Recipe: Eton Mess with Honeyed Peaches and Cream

Eton Mess with Honeyed Peaches and Cream

Eton Mess with Honeyed Peaches and Cream
This recipe started off as pavlova. A fine pavlova should be shatteringly crisp at the edges and marshmallow-like on the inside, but this contrasting pair of textures can be awfully tricky to get right. Humid weather poses a challenge, using not-so-freshly-laid eggs can cause problems, and a swift change in temperature often leads to collapsed pavlova--this is precisely what happened to mine.

The deflated pavlova still tasted great, so I thought I'd crumble it into bite-sized pieces and layer it between honeyed peaches and whipped cream. You could call it a trifle or a parfait, but I like to call it an Eton mess, one of my favorite recipe names of all time. Eton mess is a classic British dessert, traditionally made with strawberries rather than peaches. The idea here is to use any ripe, flavorful fruit and let its juices drip down through the layers of whipped cream and crumbled pavlova. Serve this elegant, unfussy dessert all summer long, switching up the fruit based on whatever looks best at the market.

Serves 6

4 large egg whites
Pinch of salt
1¼ cups granulated sugar
2 teaspoons cornstarch
2 teaspoons pure vanilla extract
1½ - 2 pounds peaches or plums
3 tablespoons honey
1 cup heavy cream
Rum, to taste

Preheat the oven to 300°F. Line a baking sheet with parchment paper.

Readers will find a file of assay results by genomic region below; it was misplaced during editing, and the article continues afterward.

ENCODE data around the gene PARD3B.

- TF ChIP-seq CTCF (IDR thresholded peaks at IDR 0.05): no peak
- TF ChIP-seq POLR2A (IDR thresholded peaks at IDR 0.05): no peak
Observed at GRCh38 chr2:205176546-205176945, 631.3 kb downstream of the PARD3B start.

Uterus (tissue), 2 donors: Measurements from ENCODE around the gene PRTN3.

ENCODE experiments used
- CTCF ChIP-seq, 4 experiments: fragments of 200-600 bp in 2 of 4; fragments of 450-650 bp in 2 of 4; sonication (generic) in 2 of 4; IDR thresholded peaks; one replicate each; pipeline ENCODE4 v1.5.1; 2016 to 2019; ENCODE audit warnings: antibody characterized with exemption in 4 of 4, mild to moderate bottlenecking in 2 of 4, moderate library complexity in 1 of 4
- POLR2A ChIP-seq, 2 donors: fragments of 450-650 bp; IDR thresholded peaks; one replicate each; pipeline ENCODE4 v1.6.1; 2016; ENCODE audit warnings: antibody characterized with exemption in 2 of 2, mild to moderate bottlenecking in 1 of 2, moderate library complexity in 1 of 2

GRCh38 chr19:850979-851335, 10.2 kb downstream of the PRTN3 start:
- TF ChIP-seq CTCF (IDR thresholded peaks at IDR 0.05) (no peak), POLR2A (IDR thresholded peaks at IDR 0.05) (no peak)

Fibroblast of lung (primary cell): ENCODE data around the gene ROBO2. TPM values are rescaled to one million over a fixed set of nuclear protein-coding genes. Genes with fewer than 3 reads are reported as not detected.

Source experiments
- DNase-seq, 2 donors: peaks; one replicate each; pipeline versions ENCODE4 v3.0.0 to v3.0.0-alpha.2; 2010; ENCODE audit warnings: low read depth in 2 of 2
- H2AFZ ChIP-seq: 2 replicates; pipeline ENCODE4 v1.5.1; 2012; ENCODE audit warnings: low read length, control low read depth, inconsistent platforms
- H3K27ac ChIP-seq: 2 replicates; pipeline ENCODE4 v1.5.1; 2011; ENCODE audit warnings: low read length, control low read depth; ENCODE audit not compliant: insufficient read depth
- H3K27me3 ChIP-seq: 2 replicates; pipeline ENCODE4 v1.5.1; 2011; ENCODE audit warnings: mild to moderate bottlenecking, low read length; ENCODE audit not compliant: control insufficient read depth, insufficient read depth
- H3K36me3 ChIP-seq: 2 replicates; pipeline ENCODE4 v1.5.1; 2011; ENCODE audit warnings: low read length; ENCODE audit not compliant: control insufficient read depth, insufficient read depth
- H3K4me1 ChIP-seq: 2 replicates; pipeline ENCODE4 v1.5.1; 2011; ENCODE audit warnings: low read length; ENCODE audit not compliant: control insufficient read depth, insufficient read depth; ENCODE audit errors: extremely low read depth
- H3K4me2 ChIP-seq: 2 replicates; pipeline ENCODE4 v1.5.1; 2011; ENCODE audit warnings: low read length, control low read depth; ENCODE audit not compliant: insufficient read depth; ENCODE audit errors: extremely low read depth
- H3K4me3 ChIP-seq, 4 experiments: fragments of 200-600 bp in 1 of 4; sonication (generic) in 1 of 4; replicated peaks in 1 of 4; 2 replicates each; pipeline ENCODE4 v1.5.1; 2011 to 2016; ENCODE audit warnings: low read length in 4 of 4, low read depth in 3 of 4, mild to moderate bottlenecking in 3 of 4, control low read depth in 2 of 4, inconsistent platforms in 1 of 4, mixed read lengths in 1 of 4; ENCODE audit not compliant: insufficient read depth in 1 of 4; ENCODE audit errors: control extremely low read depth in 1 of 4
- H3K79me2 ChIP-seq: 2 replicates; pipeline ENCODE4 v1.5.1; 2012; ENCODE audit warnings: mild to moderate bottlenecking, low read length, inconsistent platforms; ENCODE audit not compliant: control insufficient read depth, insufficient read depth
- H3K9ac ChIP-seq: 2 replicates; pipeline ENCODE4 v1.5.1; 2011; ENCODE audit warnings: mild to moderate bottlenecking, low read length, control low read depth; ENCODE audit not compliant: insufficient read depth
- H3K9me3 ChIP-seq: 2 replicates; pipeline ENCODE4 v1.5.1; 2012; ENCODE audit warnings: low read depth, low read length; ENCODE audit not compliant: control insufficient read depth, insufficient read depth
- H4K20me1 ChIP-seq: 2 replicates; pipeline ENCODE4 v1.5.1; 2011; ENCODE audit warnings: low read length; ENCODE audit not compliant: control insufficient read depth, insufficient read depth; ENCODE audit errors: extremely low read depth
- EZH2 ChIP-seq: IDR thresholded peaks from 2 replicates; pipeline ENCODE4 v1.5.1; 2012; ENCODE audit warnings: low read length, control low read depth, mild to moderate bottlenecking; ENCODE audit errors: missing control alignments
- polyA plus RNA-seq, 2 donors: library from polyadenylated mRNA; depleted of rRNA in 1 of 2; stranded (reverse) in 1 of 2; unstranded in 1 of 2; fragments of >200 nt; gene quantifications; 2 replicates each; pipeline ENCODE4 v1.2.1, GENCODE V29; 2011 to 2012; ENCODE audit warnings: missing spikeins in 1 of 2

In a very clean bowl, whisk the egg whites and salt until the mixture holds soft peaks. (Using a stand mixer on medium speed, this will take about 3 - 4 minutes). Gradually add the sugar, cornstarch, and vanilla, and continue to whisk until the mixture is thick, glossy, and satiny. When you lift the whisk up, the meringue should hold stiff peaks. Mound the meringue in the center of the prepared baking sheet, forming an 8-inch disk. Instead of shaping one giant meringue, you could use two spoons to make individual meringue cookies. Bake for 1 hour. Turn off the oven and leave the meringue inside on the baking sheet. Let cool completely. (I usually leave the meringue to cool in the oven overnight.)

To assemble the Eton mess, slice the peaches into wedges, toss them in a bowl with the honey, and set aside for about 5 minutes. Meanwhile, whip the cream, then stir in a splash of rum. Using your hands, break the meringue into bite-sized pieces and place a few of them in the bottom of each of six glasses. Spoon some whipped cream on top of the meringue pieces, then layer a few peach slices over the cream. Make a second layer of meringue pieces, whipped cream, and peaches. Serve promptly.

(Meringue can be baked several days ahead and stored in an airtight container. Assemble the Eton mess just before serving.)

About the Author

Maria Zizka is a Berkeley-born food writer and cook. She writes recipes and stories from a little cottage near Santa Monica Beach.
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